This 1977 Lamborghini Countach LP400 “Periscopio” was delivered new to Rod Stewart while he was touring in Australia. He developed such a sentimental bond with the car that he kept it in his private collection for over 25 years.
Stewart would ship this car from Australia to his home in California for many years, and would then later have it shipped to his home in Britain. He had the car customized in his ownership however these modifications have now even reversed back to original factory specification.
Fast Facts – The Lamborghini Countach LP400
- The Lamborghini Countach LP400 “Periscopio” was so named for the periscope system that was integrated into the roof of the car to improve its otherwise woeful rearward visibility. This periscope system was designed by Donnelly Mirrors who had originally developed it for an Experimental Safety Vehicle concept car.
- The LP400 was the first production iteration of the Lamborghini Countach, and many feel it was the purest form of Marcello Gandini’s original vision for the design from his time working at Bertone. Gandini had also designed the earlier Lamborghini Miura which many reference today as the first true production supercar.
- The Countach was given a complex steel space frame chassis and a revised version of the Bizzarrini-designed Lamborghini V12 with a displacement of 3,929cc and 375 bhp giving the car a top speed of just under 290 km/h (180 mph).
- The Countach LP400 “Periscopio” you see here is one of only 157 of this model variant made, it was delivered new to Rod Steward who kept it for 25 years after driving it in Australia, the United States, and Britain. It’s now being offered for sale by RM Sotheby’s.
The “Periscopio” Lamborghini Countach LP400
Perhaps the most famous shortcoming of the Lamborghini Countach was the almost total lack of rearward visibility. This was solved rather cleverly with the LP400 by fitting a periscope system in the ceiling that used mirrors to give the driver a better idea of way lay behind. As a result of this the model was nicknamed the “Periscopio” – Italian for periscope.
The project to create the Lamborghini Countach had been launched to create a worthy successor to the Lamborghini Miura – a car that many recognize as the first true production supercar.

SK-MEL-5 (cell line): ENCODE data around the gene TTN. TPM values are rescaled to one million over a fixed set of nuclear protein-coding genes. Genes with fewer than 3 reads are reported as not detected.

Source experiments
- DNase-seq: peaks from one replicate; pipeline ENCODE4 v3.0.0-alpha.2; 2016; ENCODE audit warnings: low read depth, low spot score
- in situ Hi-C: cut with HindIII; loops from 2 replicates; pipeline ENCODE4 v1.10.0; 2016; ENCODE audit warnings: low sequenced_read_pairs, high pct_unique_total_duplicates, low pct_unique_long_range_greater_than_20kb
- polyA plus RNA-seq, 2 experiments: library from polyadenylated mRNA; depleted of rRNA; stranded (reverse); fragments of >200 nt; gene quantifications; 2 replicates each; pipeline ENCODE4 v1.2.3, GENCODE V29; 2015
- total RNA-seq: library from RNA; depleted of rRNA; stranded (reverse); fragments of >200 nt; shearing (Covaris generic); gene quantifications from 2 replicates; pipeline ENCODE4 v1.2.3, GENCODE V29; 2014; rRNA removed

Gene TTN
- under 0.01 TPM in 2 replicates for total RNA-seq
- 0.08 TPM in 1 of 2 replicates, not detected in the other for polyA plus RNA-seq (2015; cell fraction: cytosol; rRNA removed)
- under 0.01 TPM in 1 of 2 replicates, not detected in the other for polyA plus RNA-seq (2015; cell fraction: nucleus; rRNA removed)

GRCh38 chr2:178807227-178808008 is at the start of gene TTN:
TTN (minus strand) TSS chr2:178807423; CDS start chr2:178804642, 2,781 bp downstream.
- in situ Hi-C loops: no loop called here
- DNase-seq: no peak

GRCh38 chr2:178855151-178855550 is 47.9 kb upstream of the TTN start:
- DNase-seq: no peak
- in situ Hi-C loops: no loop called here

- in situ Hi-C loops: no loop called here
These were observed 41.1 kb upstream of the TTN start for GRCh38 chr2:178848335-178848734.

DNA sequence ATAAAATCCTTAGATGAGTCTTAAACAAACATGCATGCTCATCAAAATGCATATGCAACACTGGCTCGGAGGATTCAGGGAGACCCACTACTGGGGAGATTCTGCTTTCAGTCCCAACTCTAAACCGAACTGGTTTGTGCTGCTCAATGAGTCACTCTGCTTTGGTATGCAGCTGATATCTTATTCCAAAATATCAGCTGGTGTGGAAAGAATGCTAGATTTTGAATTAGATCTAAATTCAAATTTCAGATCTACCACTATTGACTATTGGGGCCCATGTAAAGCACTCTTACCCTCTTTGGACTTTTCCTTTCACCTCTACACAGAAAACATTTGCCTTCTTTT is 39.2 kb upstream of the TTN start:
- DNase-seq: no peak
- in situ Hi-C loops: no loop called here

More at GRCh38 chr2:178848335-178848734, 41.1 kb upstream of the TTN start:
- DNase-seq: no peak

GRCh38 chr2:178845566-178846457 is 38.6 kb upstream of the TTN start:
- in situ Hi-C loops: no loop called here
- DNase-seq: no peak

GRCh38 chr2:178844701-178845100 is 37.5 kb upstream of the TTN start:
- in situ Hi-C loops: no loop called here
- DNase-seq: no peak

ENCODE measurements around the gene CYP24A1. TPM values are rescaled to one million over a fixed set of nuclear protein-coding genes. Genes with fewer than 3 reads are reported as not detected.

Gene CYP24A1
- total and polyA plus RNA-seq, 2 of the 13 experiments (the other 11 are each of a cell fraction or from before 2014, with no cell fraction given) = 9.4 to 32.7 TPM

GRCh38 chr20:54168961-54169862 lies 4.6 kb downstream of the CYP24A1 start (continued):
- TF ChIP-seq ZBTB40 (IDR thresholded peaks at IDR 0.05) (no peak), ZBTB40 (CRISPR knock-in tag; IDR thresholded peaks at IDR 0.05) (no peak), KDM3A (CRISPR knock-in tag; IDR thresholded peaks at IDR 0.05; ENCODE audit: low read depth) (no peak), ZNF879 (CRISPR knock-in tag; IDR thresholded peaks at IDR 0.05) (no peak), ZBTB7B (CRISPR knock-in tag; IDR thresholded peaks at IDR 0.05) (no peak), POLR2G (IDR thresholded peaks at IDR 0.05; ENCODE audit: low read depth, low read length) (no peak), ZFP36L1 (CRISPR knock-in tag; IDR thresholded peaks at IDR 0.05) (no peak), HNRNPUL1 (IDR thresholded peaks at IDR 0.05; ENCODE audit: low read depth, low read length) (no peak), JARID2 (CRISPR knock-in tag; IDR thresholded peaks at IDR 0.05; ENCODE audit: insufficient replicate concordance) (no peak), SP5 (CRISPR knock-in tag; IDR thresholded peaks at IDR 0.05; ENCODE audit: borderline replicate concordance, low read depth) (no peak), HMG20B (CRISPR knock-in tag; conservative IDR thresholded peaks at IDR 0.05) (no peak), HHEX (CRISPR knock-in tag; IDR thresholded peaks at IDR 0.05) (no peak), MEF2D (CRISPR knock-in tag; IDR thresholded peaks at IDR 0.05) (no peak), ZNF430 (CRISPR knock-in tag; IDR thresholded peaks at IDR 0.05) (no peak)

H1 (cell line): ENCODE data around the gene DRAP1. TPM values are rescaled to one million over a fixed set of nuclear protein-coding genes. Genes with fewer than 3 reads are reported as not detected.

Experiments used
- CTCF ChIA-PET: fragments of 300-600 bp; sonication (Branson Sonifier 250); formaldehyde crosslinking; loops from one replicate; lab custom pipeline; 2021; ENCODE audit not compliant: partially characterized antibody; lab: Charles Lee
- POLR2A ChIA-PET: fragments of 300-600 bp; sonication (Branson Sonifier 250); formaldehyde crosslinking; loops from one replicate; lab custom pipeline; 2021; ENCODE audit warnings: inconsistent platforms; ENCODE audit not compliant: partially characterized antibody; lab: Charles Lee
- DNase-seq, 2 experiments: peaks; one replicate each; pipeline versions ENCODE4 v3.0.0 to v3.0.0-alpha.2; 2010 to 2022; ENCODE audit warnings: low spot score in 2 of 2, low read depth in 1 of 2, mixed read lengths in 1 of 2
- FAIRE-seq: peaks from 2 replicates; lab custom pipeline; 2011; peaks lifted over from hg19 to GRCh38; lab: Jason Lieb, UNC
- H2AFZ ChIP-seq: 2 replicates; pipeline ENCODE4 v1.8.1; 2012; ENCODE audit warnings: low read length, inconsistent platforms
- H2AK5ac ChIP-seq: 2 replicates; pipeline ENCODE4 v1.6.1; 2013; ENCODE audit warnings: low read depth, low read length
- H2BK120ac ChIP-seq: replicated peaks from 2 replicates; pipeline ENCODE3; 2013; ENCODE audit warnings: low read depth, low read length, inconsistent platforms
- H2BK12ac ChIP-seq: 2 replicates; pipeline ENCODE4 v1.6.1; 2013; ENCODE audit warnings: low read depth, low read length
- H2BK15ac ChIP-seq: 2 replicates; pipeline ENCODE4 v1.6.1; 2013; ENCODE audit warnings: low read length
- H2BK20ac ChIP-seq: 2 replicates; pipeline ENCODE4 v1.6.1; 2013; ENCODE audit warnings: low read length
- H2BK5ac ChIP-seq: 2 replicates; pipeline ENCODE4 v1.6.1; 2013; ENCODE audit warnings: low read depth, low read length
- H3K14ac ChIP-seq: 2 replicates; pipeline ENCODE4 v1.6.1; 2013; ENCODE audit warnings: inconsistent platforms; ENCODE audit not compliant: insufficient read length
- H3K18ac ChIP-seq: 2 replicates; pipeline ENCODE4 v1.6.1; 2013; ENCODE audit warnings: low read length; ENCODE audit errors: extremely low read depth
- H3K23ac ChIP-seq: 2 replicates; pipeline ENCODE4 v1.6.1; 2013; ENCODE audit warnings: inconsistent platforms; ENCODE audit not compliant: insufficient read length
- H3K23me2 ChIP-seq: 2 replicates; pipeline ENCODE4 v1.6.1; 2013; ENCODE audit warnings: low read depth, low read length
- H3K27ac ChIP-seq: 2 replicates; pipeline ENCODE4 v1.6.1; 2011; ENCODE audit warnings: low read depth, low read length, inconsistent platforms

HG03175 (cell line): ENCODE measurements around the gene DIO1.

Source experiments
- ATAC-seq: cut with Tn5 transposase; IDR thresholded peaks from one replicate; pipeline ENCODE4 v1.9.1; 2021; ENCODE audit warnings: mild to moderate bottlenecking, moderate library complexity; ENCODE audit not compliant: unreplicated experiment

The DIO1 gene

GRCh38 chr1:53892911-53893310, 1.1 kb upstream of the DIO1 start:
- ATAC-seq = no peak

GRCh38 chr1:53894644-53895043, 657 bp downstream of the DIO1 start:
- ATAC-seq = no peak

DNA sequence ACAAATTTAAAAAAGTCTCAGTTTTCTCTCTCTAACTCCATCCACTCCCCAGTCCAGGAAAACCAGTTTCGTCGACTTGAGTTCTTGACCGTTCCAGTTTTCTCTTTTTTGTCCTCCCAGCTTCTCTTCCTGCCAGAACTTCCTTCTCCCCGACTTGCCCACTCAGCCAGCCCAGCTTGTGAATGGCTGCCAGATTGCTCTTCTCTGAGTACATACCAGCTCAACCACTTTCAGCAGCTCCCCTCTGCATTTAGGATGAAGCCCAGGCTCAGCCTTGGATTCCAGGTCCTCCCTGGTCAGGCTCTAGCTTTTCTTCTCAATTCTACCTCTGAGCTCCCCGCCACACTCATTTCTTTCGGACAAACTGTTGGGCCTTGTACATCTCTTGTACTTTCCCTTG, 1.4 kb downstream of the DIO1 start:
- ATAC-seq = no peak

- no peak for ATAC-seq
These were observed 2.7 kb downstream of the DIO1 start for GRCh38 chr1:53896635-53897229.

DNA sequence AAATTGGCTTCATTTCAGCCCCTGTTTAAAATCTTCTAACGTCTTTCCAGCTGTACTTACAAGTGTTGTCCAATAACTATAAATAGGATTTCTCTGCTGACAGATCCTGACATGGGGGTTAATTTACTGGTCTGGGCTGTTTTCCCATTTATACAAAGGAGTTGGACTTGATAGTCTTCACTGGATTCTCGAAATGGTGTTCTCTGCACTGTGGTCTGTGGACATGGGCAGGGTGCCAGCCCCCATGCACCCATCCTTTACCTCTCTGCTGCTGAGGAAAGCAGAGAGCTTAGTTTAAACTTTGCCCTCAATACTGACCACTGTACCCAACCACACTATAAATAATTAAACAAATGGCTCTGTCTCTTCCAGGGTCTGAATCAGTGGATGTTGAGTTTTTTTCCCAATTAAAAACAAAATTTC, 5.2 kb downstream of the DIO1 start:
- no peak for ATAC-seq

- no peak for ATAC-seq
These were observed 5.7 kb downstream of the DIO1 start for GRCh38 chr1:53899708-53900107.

Whereas the Miura had its mid-mounted V12 and transmission fitted transversely the Countach went with a longitudinal orientation, and unusually the transmission was fitted in front of the engine for better weight distribution.
The V12 used in the Countach was an upgraded version of the Bizzarrini-designed Lamborghini V12 now with a displacement of 3,929cc and power output of 375 bhp at 8,000 rpm, giving the car a top speed of just under 290 km/h (180 mph).
Power is sent to the rear wheels via a gated 5-speed manual transmission in traditional Lamborghini style. Interestingly the transmission was mounted between the seats and the driveshaft passed backward through the engine’s sump to the differential.
Interestingly the complex steel space frame chassis used on the LP400 was made by Marchesi in Italy and then delivered to the Lamborghini factory in Sant’Agata where the car was built around it.
The body consisted of multiple unstressed aluminum panels and a fiberglass and aluminum panel was used as the floor panel. Inside, the cabin was opulently fitted out providing a GT car-like experience, though there was relatively little in the way of cargo space for bags or luggage.
The high chassis sills meant that normal doors wouldn’t be suitable, rather than using gullwing doors as Mercedes had done with their 300 SL it was decided to use scissor doors that opened up and forward – this design feature would be copied relentlessly by some of Lamborghini’s rivals for decades to come.
The LP400 remained in production from 1974 to 1978. Due to the handmade nature of the car just 157 had been made and today they remain among the most collectible of the series production versions of the Countach.
Rod Stewart’s 1977 Lamborghini Countach LP400
As you’ll remember from the introduction above, this LP400 is a little more special than most as it was bought new by Rod Stewart and kept by him at various times on three continents for over 25 years.
He took delivery while touring in Australia, then later had the car shipped back to one of his homes in California. Over the years he had a number of modifications made to the car, he had it converted from a coupe to a targa top and he had a full wide-body kit installed.
Eventually Stewart sold the car on in 2002, the new owner had a left-hand drive conversion done and they had the engine overhauled. It was later sold in 2013 to a new owner who took the decision to convert the car back to original factory specification – a choice that will have pleased the purists.
With the body returned to a tin-top and the wide body kit professionally reversed the car returned to its original form.
Later in 2022 it was given further restoration work by Lamborghini Polo Storico – the official Lamborghini division that specializes in the restoration and preservation of classic Lamborghinis.
The car is now scheduled to roll across the action block with RM Sotheby’s on the 20th of May with a price guide of $1,050,000 – $1,150,000 USD. If you’d like to read more about it or register to bid you can visit the listing here.
Images courtesy of Maximilian Vogl ©2023 RM Sotheby’s
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